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#383987 - Wed Sep 05 2007 01:40 PM Re: Photo-a-day - September 2007
bhs63 Offline
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Registered: Mon Apr 09 2007
Posts: 699
Loc: South Carolina USA
Colorful fishing boat anchored on the banks of the Panama Canal


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#383988 - Wed Sep 05 2007 02:53 PM Re: Photo-a-day - September 2007
satguru Offline
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Registered: Thu Feb 17 2000
Posts: 7688
Loc: Kingsbury London†UK†††††††††††
As well as the Statue of Liberty on the first floor of this house in Childs Hill, it also had a pirate and a soldier either side of the front door. Quite mental in my opinion though no doubt they think they're being very original.

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#383989 - Wed Sep 05 2007 03:24 PM Re: Photo-a-day - September 2007
Au_Naturel Offline
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Registered: Fri Oct 20 2006
Posts: 1079
Loc: West Virginia
Quote:

I've seen hundreds of cannon shots fired from artillery pieces (cannon is only a generic term by the way), from the tiny Robinette or Falcon to the huge Cannon Royale which could fire a 64 pound ball. I've even fired some of these myself, but have never seen a smoke ring like that in your image. Even without a ball, the powder charge gives a ferocious explosion, giving a huge cloud of blue-grey smoke - but almost never a smoke ring. I'd have said 'never' were it not for your remarkable image!
A typical cannon blast would give out smoke such as that in my English Civil War image below
Fired at night, the blast is even more spectacular with a huge sheet of flame erupting from the touch hole and the barrel as you can see in this image from my re-enactment society's web-site - and that's only the primer flame!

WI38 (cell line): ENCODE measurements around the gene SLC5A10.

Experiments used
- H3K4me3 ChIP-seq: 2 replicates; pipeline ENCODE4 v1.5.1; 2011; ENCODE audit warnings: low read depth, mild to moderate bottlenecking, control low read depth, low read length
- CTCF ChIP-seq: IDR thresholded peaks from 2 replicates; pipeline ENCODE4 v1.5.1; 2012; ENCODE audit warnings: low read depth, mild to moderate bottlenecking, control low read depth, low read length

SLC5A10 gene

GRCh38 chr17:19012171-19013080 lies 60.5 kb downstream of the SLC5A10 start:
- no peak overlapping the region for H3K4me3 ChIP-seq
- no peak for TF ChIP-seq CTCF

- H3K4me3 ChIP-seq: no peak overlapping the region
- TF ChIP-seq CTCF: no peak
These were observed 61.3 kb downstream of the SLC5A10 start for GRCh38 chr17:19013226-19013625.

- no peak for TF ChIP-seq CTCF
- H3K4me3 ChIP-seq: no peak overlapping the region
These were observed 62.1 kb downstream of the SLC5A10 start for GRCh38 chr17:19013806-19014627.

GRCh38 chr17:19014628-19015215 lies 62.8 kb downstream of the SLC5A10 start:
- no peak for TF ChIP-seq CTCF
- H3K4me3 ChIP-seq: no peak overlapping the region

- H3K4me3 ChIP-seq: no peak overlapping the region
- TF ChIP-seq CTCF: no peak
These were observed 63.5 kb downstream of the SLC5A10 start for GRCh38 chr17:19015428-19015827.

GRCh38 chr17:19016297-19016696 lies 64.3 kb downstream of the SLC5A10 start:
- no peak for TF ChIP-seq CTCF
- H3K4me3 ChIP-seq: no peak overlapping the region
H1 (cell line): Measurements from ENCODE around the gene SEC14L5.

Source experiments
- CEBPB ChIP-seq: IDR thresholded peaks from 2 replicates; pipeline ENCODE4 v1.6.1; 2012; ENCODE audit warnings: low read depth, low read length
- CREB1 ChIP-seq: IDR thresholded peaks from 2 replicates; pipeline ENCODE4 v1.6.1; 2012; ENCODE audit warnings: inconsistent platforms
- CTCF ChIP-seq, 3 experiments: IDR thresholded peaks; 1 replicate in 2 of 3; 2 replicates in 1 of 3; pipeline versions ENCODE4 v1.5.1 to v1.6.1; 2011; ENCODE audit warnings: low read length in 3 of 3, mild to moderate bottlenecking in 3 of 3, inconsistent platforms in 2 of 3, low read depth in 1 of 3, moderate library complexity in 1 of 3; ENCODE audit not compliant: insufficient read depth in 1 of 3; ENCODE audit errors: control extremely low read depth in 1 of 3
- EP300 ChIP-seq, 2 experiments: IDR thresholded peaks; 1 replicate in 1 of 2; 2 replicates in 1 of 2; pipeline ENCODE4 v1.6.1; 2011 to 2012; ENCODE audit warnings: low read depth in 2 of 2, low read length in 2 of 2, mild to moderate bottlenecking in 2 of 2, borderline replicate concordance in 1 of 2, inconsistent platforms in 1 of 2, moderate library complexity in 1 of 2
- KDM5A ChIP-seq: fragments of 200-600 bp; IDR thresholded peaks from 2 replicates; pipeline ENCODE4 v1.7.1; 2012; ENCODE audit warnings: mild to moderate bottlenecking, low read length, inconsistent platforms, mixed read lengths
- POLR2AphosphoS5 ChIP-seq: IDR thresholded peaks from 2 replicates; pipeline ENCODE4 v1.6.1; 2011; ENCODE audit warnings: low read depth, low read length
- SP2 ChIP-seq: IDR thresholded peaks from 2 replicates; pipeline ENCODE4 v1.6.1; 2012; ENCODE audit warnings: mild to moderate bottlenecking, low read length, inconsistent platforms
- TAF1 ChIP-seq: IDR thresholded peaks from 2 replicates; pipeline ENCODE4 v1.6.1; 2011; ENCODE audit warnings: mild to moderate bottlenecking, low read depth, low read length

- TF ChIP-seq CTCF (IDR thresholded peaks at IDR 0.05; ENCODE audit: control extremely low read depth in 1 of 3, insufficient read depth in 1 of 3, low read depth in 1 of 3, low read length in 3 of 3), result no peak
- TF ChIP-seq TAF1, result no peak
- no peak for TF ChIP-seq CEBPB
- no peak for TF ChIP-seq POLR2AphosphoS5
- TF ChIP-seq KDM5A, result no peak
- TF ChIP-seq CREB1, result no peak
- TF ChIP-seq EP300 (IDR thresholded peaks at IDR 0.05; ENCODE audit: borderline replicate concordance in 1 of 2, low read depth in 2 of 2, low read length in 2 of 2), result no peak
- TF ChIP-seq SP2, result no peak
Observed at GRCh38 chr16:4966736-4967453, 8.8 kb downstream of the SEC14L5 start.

Thanks for the info, Picqero--it sounds like I truly did see something unique! I didn't think of it at the time, but I should have asked the cannon firing-man (is there a proper term for that position?) his thoughts on it.

Here's another photo from that reenactment. This little cutie is the surgeon's assistant who was busy tidying up her Grandpa's doctor's "office."


Larger View
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#383990 - Wed Sep 05 2007 04:29 PM Re: Photo-a-day - September 2007
tellywellies Offline
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Registered: Sat Apr 13 2002
Posts: 5442
Loc: South of England
A visitor in our garden:

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#383991 - Wed Sep 05 2007 04:46 PM Re: Photo-a-day - September 2007
sue943 Offline
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Registered: Sun Dec 19 1999
Posts: 37422
Loc: Jersey
Channel†Islands††††
Wow.
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#383992 - Wed Sep 05 2007 04:50 PM Re: Photo-a-day - September 2007
ren33 Offline
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Registered: Thu Sep 30 1999
Posts: 12434